14 Dec 2022
14 Dec 2022
Status: this preprint is open for discussion.

Permafrost degradation at two monitored palsa mires in north-west Finland

Mariana Verdonen1, Alexander Störmer2,4, Pasi Korpelainen1,4, Eliisa Lotsari1,3, Benjamin Burkhard2,4, Alfred Colpaert1, and Timo Kumpula1,4 Mariana Verdonen et al.
  • 1Department of Geographical and Historical Studies, University of Eastern Finland, Joensuu, 80101, Finland
  • 2Institute of Physical Geography and Landscape Ecology, Leibniz University Hannover, Hannover, 30167, Germany
  • 3Water and Environmental Engineering, Department of Built Environment, Aalto University, Aalto, 00076, Finland
  • 4Kilpisjärvi Biological Station, University of Helsinki, Kilpisjärvi, 99490, Finland

Abstract. Palsas and peat plateaus are expected to disappear from many regions, including Finnish Lapland. However, detailed long-term monitoring data of the degradation process on palsas are scarce. Here, we present the results of the aerial photography time series analysis (1960–2021) and annual RTK-GNSS and active layer monitoring (2007–2021) at two palsa sites (Peera and Laassaniemi) located in north-west Finland. The emphasis is on detailed change detection for the period covered by Unmanned Aerial System surveys (2016–2021) and connections to climate . At both sites, the decrease in palsa area by -77 % to -90 % since 1960 and height by -16 % to -49 % since 2007 indicate substantial permafrost degradation throughout the study periods . The area loss rates are mainly connected to winter air temperature changes at Peera and winter precipitation changes at Laassaniemi. The active layer thickness (ALT) has varied each year with no significant trend and is related mainly to snow depths and summer air temperatures at Peera. At Laassaniemi, the ALT is weakly related to climate and has been decreasing in the middle part of the palsa during the past eight years despite the continuous decrease in palsa volume. Our findings imply that the ALT in the inner parts of palsas do not necessarily reflect the overall permafrost conditions and underline the importance of surface position monitoring alongside the active layer measurements. The results also showed a negative relationship between the ALT and snow cover onset, indicating the complexity of climate–permafrost feedbacks in palsa mires.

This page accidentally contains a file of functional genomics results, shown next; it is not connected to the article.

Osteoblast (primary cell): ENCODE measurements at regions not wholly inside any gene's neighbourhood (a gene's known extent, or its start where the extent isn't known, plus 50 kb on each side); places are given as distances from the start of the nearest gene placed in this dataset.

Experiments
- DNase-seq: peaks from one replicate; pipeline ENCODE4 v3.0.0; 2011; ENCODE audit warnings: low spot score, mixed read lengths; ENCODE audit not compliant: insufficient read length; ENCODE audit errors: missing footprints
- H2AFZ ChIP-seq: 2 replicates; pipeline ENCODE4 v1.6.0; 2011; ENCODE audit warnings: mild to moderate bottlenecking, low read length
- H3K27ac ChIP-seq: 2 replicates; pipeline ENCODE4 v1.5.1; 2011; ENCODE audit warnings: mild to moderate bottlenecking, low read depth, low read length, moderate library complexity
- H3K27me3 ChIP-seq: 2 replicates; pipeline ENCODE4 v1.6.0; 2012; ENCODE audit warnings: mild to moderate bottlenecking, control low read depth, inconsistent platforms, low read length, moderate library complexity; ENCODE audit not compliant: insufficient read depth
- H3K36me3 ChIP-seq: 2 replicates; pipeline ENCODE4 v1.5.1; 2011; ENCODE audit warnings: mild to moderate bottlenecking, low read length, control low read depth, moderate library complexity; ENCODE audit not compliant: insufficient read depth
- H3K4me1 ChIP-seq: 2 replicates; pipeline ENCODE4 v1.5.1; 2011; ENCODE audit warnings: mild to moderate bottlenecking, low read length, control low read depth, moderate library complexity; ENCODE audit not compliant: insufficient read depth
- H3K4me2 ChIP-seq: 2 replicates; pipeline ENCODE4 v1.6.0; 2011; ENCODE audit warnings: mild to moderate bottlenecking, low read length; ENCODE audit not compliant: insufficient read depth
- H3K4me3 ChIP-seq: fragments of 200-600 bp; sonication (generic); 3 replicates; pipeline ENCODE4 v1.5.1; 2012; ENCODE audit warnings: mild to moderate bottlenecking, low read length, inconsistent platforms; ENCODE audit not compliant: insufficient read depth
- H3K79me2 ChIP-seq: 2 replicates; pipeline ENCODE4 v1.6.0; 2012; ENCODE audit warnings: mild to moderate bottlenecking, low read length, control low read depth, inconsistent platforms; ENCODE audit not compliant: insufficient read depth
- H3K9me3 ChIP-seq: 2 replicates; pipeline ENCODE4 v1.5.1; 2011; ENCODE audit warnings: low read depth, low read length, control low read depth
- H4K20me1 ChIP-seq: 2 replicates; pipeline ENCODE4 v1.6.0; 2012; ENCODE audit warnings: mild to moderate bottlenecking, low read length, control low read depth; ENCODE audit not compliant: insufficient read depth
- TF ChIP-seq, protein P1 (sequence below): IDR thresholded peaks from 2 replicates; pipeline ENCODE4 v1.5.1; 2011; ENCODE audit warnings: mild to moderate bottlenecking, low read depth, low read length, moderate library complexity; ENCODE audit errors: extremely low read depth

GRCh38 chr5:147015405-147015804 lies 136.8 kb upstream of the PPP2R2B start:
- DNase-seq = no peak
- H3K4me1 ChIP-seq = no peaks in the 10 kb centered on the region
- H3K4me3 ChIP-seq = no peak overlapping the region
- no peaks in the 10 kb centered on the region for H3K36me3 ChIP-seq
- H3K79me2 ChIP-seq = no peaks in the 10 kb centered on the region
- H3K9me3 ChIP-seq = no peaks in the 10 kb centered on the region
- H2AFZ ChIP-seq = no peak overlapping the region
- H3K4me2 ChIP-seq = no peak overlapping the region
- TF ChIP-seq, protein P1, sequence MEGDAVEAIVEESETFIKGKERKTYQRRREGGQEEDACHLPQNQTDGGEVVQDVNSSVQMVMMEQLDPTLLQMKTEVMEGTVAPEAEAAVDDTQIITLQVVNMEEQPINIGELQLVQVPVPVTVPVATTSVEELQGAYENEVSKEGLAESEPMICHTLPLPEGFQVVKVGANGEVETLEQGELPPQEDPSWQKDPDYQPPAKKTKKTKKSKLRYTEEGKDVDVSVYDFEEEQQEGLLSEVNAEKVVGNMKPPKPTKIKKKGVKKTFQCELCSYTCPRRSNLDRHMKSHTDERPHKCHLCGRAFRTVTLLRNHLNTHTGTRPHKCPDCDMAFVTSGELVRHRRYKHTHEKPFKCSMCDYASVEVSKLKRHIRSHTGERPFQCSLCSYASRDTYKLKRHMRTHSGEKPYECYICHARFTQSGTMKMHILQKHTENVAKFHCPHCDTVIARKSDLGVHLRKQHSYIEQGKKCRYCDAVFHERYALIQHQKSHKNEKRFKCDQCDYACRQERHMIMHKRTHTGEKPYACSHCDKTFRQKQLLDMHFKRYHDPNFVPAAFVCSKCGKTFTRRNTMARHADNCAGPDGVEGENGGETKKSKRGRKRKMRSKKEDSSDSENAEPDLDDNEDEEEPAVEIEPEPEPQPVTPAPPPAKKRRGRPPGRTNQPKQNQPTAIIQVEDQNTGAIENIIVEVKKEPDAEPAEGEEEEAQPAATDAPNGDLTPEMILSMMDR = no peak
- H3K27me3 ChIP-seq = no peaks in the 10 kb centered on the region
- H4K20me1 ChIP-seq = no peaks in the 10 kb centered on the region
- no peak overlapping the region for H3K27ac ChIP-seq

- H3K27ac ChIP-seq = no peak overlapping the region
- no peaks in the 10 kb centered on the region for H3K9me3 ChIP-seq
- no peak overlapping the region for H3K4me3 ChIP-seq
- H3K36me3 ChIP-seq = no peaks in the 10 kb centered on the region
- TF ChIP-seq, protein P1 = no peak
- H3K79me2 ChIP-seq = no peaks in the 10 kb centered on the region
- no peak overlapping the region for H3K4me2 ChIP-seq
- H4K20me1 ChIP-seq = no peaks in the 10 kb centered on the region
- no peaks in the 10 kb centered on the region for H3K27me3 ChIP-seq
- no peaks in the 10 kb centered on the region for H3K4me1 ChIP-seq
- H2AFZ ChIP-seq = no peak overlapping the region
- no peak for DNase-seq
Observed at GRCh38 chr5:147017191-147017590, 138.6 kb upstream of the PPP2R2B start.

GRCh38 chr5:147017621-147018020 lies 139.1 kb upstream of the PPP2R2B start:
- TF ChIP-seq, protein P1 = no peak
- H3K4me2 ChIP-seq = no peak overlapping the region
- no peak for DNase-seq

Mariana Verdonen et al.

Status: open (until 18 Feb 2023)

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  • RC1: 'Comment on egusphere-2022-1173', Heather Reese, 15 Jan 2023 reply

Mariana Verdonen et al.

Mariana Verdonen et al.


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Short summary
The study revealed stable and even decreasing thickness of thaw depth in peat mounds with perennially frozen core, despite overall rapid permafrost degradation within 14 years. This means that measuring the thickness of thawed layer – a commonly used method – is alone insufficient to assess the permafrost conditions in subarctic peatlands. The study showed also that climate change is the main driver of these permafrost features’ decay, but its effect depends on peatland’s local conditions.